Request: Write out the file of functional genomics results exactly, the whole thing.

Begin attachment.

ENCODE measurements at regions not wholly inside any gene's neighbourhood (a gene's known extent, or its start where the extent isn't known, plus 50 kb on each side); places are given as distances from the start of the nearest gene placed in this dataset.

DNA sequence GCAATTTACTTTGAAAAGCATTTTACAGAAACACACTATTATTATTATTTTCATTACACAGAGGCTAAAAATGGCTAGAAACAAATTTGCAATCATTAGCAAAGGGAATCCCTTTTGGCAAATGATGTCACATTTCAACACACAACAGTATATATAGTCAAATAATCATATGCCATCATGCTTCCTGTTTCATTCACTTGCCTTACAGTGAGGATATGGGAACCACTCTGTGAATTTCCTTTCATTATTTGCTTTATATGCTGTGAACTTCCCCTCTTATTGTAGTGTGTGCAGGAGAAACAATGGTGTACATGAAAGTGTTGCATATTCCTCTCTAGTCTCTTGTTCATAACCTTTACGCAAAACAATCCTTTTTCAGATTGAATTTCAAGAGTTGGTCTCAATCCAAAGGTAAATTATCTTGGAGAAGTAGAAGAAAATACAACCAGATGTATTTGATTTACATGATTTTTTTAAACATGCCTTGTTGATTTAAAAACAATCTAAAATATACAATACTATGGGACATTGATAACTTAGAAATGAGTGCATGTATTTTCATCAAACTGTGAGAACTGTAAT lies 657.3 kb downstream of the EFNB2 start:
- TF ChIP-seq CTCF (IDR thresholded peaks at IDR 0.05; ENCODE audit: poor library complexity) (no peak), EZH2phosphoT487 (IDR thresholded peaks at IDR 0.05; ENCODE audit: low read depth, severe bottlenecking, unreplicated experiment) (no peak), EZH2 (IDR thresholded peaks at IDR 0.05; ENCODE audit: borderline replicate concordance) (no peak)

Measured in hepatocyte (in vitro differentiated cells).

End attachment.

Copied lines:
ENCODE measurements at regions not wholly inside any gene's neighbourhood (a gene's known extent, or its start where the extent isn't known, plus 50 kb on each side); places are given as distances from the start of the nearest gene placed in this dataset.

DNA sequence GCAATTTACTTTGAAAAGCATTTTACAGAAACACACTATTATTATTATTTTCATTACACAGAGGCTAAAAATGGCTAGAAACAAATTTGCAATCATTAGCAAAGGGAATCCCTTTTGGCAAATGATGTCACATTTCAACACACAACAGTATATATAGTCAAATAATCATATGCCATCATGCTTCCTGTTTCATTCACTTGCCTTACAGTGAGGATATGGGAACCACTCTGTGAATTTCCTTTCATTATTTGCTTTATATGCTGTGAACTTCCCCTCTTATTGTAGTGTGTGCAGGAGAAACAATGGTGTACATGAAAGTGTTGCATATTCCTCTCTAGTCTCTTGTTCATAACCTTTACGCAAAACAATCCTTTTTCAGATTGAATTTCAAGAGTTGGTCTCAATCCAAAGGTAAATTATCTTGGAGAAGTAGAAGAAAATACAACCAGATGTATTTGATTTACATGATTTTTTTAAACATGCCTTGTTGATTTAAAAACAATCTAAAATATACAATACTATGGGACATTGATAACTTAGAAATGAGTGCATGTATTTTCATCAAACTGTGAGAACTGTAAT lies 657.3 kb downstream of the EFNB2 start:
- TF ChIP-seq CTCF (IDR thresholded peaks at IDR 0.05; ENCODE audit: poor library complexity) (no peak), EZH2phosphoT487 (IDR thresholded peaks at IDR 0.05; ENCODE audit: low read depth, severe bottlenecking, unreplicated experiment) (no peak), EZH2 (IDR thresholded peaks at IDR 0.05; ENCODE audit: borderline replicate concordance) (no peak)

Measured in hepatocyte (in vitro differentiated cells).